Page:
I know the saying about atheists and herding cats, but if in a group of 42k people you can’t come to some sort of consensus about whether a banner containing 8 men (including known harassers, assaulters and arseholes) is in need of changing then why even bother?

  7. mnb0 says

    But … but … but, PZ, when they “pester you again with suggestions that I join them” it’s clear what to do. Join them indeed and as a first step send in a complaint about unequal representation. They’ll get rid of you forever.

  8. kestrel says

    @sarah00, #6: you’ve said it far more eloquently than I could have. I agree with you. I was so flummoxed by “elevatorgate” and had a hard time grokking the fact that it was the reaction of MOST of the “skeptical” community. You must not be very skeptical if you never take a look at your own thoughts and reasons for doing something. There was even a chapter in “Why People Believe Weird Things” about why intelligent people believe weird things, but no one seems to have read it, including the author. I would add, that chapter is also true for why stupid people believe weird things.

  9. ramases2 says

    Well that was fun. I sent a request to join the group and was accepted in due course. I wrote a post pointing out all-male nature of the banner and suggested Krauss and Dawkins could be replaced by Rebecca Watson and Gretta Christiana. I immediately received a whole lot of angry misogynous posts calling me a SJW and telling me to stuff off. One accused me of being a closet christian for some reason. About fifteen minutes later I was banned.

  10. secondtofirstworld says

    @Gregory Greenwood #5:

    There was an episode with Charlie Sheen guest starring on Friends, playing Phoebe’s beau, where they mutually drag each other into scratching the rash (not the usual Sheen would give) brought on by smallpox, if I recall.

    It’s not hard to understand why the lack of empiricism is crucial, otherwise, when you encounter it as an adult, it mostly leads to inevitable itching. I’m talking here about the fact that regardless of how progressive people are… look at the census. The effects of white flight have not been reversed and gentrification only serves to push out less affluent non-white people from neighborhoods.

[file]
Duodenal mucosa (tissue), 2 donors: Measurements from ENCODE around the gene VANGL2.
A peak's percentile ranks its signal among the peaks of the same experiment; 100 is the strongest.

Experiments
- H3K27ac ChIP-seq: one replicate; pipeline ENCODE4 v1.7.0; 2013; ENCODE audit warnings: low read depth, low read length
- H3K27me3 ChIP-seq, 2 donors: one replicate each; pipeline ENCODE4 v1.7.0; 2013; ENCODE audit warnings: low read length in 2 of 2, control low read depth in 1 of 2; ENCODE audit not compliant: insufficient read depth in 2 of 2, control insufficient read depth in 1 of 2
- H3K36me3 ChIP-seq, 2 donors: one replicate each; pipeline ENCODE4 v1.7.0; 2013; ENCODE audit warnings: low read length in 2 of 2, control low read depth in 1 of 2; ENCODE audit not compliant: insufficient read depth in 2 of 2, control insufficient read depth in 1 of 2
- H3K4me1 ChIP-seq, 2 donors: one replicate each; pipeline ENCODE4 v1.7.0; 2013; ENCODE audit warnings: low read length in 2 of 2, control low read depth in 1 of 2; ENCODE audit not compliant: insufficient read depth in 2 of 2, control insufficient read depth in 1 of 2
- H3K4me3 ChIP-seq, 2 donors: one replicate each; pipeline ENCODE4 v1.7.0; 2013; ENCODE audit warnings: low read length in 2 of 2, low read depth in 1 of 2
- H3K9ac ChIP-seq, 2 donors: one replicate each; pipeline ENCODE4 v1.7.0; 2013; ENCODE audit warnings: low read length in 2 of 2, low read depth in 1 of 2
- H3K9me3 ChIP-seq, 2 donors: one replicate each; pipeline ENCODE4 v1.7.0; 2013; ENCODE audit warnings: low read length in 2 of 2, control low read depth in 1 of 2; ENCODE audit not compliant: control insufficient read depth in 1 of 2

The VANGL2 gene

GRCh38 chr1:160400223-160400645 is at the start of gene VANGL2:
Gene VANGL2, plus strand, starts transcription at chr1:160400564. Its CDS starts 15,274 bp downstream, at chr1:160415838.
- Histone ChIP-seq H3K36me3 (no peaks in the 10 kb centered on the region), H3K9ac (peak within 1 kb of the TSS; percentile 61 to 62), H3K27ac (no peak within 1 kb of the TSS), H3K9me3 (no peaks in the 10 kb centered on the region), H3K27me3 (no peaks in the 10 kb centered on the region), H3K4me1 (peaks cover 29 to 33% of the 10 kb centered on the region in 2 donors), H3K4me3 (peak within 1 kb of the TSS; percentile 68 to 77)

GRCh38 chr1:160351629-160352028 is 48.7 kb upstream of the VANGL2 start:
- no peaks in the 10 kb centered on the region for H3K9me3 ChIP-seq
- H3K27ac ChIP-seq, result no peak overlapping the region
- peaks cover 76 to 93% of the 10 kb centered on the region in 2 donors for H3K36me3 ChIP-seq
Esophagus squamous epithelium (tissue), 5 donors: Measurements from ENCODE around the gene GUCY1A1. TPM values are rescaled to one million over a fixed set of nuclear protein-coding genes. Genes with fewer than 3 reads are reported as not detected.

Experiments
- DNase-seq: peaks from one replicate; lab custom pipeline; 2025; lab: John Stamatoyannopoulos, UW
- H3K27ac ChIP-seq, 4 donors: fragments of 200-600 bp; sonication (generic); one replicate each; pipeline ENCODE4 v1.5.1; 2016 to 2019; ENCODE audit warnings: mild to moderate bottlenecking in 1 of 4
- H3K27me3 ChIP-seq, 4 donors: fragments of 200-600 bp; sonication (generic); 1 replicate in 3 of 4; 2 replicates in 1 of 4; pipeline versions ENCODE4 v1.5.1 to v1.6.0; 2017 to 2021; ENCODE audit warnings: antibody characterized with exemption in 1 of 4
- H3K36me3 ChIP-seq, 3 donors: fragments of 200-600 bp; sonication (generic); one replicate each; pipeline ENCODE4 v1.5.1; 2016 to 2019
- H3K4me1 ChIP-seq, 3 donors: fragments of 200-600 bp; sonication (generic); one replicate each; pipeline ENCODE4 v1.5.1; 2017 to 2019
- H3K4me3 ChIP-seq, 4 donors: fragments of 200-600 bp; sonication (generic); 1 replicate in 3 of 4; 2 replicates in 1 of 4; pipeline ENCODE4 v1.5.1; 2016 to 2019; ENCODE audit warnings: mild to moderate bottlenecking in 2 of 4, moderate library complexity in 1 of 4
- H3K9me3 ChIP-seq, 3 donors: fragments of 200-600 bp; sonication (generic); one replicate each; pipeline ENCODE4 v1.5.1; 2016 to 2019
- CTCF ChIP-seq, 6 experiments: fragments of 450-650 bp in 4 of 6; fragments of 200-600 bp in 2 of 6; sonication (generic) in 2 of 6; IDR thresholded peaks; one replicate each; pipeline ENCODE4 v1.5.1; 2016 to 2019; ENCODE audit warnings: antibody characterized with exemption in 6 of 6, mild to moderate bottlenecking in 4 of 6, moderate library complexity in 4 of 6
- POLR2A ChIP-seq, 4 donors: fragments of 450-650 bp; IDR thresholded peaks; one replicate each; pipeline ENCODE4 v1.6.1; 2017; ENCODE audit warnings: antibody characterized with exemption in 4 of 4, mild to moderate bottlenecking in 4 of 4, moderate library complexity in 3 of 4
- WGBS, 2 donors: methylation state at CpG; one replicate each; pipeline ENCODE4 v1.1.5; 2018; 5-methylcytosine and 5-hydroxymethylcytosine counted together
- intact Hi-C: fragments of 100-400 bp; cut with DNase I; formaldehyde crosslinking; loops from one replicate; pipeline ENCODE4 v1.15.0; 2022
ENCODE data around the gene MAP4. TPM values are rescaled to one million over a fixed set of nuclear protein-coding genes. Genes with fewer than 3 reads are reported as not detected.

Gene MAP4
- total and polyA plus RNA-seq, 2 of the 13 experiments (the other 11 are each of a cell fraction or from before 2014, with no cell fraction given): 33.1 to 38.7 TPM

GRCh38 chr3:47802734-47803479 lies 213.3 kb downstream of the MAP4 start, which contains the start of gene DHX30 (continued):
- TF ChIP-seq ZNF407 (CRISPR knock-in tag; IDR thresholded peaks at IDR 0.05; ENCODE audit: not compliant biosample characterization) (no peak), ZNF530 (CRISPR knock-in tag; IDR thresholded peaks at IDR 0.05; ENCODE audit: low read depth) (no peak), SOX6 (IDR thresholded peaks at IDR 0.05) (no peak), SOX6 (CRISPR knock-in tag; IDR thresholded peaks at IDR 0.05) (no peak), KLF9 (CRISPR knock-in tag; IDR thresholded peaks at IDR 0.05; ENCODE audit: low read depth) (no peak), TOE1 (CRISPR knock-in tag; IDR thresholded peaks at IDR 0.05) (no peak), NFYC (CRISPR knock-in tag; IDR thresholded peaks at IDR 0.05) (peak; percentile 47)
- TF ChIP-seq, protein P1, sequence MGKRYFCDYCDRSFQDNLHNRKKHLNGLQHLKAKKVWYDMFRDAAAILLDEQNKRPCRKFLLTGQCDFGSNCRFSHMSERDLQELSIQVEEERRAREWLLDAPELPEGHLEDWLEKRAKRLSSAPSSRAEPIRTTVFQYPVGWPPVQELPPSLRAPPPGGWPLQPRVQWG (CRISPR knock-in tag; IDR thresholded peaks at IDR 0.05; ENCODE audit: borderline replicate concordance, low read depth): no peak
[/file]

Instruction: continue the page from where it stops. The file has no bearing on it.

Of course, women are being belittled when the societal norm is and has been for decades that the man is the breadwinner, and even if they have to divorce, alimony is supposedly enough to not force a woman to work. It’s not hateful populists won the stupid argument… they won the void between communities. In effect most American communities envision America based on the sample they exist in (hence why the coastal elite caught on so quickly).

    Critical thinking will remain on the losing end as long as they fail to discover, the strength of unity comes from actually knowing each other. It’s the balm against the anonymous hatred psychos settle for. Young white male atheists criticize the authority of organized religion, not its fruits of labor, they see that as something based in biology.

  11. Ichthyic says

    So it really surprised me when Elevatorgate happened and I was forced to realise that I was mistaken. The problems of religion – that desire to have power over others – was just as prevalent in atheist and skeptic communities as they were in religious ones. And just as the church protects its own, so too does every other community – they circle the wagons, force out ‘troublemakers’ and enforce conformity – and this community was no different despite its claims of superiority.

    sociologists gave this a name long ago.

    authoritarianism.

    this will likely be an eye opener for you if you haven’t yet read it:

    http://home.cc.umanitoba.ca/~altemey/

  12. secondtofirstworld says

    @Ichthyic #13:

    I would rather use self-divination, a big reason young male atheists denounce organized religion is exactly because they despise authority that isn’t theirs.

    Consequently, they won’t just accept any leader. Take for example ThunderF00t. You couldn’t call him a friend of women and yet, he’s not a leading figure in that crowd, Carl of Swindon is. This might have to do with the fact that F00t doesn’t couple his denouncement of female competence with a fascistic ideal (nor does he stalk women).

  13. susans says

    sarah00, I don’t remember you from talk.origins, but I’ve probably forgotten several people. Were you strictly a lurker?

  14. sarah00 says

    susans, I was strictly a lurker.

    My anthropology class had this awesome assignment: we had to compare two websites, Talk Origins and a one on the Aquatic Ape hypothesis. We had to determine which one had the most credible evidence. It taught me that slick website design wasn’t a sign of credibility and it inadvertently opened up a whole new aspect of the internet to me as I’d never heard of blogs or online communities before (this was back in 2004). But I was too timid to ever venture my own opinion! Even now I’m much happier reading than commenting.